September 16, 2005

2005 Religious Education Supplement

Symposium to introduce new
National Directory for Catechesis

By Sean Gallagher

Later this month, a symposium will be held in Indianapolis for all pastors, parish life coordinators, parish administrators of religious education, school principals and other pastoral leaders to learn about the National Directory for Catechesis ( NDC).

The NDC is a document produced over the past several years by the U.S. Conference of Catholic Bishops’ Committee on Catechesis, headed by Archbishop Daniel M. Buechlein. It was approved by the Vatican in January.

It explains the main principles which underlie Catholic religious education, explores how these principles are to be applied in the particular American cultural context and discusses various catechetical methodologies that flow from the principles.

At the Sept. 26 symposium at the Primo South banquet facility in Indianapolis, Msgr. Daniel Kutys, deputy secretary for catechesis for the U.S. Conference of Catholic Bishops, will be the keynote speaker.

In a recent telephone interview, Msgr. Kutys, a priest of the Archdiocese of Philadelphia, noted that the document is primarily directed to priests and lay catechetical leaders. Still, he said that it has a relevant message for all Catholics: that everyone in the Church is to be involved in teaching the faith.

“Everybody has a catechetical responsibility,” he said. “Everyone does. It’s not just the responsibility of the priest or the administrator of the school or the religious education program or the catechists. It’s the whole parish, the whole people of God that has a catechetical responsibility.”

Harry Dudley, associate executive director for faith formation in the archdiocesan Office of Catholic Education, also said that the NDC will help all Catholics in the United States address confusion about various aspects of the faith.

“I think there is concern among average Catholics about how much misunderstanding there is about the Catholic faith in the United States, both among Catholics and in the general society,” he said. “And so this document can help us as a Church to respond to the misunderstandings both within and outside the Church. It will have a lot of meaning for us.”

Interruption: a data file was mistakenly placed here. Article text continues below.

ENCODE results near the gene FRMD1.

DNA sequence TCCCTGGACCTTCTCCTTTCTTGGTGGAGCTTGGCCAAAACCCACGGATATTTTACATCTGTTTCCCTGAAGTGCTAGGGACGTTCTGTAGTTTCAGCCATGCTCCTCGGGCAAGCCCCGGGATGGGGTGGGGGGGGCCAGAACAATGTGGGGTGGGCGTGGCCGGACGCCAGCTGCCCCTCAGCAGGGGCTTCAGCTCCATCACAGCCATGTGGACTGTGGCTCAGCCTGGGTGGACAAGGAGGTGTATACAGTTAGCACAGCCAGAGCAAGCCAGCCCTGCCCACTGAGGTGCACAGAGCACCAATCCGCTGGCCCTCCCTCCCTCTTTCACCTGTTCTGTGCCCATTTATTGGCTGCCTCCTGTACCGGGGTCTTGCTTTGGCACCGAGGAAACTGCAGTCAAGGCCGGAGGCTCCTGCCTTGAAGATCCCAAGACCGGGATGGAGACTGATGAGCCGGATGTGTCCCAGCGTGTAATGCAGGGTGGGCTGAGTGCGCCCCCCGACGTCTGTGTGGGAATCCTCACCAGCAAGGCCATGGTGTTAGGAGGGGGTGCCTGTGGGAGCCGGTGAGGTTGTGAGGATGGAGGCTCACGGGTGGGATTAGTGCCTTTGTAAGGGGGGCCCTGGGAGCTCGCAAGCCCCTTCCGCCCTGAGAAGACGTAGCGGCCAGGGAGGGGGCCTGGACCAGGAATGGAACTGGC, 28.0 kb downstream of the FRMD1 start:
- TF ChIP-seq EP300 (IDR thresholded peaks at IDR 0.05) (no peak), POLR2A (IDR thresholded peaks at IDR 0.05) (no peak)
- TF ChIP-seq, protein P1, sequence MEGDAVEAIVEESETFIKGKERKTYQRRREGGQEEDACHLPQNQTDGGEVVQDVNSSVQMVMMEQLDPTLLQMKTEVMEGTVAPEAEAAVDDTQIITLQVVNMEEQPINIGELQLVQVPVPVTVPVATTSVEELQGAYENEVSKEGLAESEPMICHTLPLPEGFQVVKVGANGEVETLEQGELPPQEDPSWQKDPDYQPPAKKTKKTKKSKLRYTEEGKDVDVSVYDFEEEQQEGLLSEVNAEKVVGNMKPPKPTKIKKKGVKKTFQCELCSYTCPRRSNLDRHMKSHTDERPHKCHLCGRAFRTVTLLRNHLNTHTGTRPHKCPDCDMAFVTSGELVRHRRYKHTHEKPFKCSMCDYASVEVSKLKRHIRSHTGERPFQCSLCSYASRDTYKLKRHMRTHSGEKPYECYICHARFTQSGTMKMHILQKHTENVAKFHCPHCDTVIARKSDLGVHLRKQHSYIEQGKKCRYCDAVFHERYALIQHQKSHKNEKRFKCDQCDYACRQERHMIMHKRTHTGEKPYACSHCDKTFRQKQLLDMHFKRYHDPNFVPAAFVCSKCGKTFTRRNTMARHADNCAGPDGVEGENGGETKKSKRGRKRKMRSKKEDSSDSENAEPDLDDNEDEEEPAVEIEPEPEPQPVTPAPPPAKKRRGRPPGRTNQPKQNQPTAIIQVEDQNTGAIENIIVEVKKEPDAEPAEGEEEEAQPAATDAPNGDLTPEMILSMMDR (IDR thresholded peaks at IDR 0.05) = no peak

Msgr. Kutys said he hopes that participants in the symposium will learn why and how the NDC came about, and its place and role in the life of the Church.

While Msgr. Kutys noted that the new document “simply brings together in one place a lot of the catechetical insight of the last 50 years,” he also said that it seeks to correct problems in Catholic catechesis that emerged in the first two decades following the conclusion of the Second Vatican Council.

In particular, he said that the NDC emphasizes the divine origin of our beliefs, something that he remarked was given less attention 20 to 30 years ago.

“That’s a big concern of … the NDC, that when we teach [the faith], we need to teach it in a way that has the learner—the young person or the adult learner—aware that what we believe comes from God,” Msgr. Kutys said. “God has told us these truths.”

Dudley is in a good position to notice this change in emphasis. He worked on the staff that helped put together the last national directory that the U.S. bishops published in 1979.

“I think what happened in the past is we discovered the role of experience in living out the faith and helping us to understand the faith,” he said. “But I think in doing that, we almost emphasized experience to the exclusion of remembering the source of the revelation. So instead of experience helping us to interpret the faith, it’s the faith that helps us to interpret our experience.”

Dudley is looking forward to the symposium, but even more so to the positive impact that he hopes the NDC will have on religious education in the archdiocese.

“I think that if we look at this as a diocese, if we look at this as parishes, we’ll realize that there’s a lot that we’re doing that’s already good,” he said. “But I hope we bring a new energy to it and I hope we bring a new focus. And we also can get ideas as to what areas need change and reformation in the way we do catechesis. I think it calls us to look at it differently.” †


Local site Links: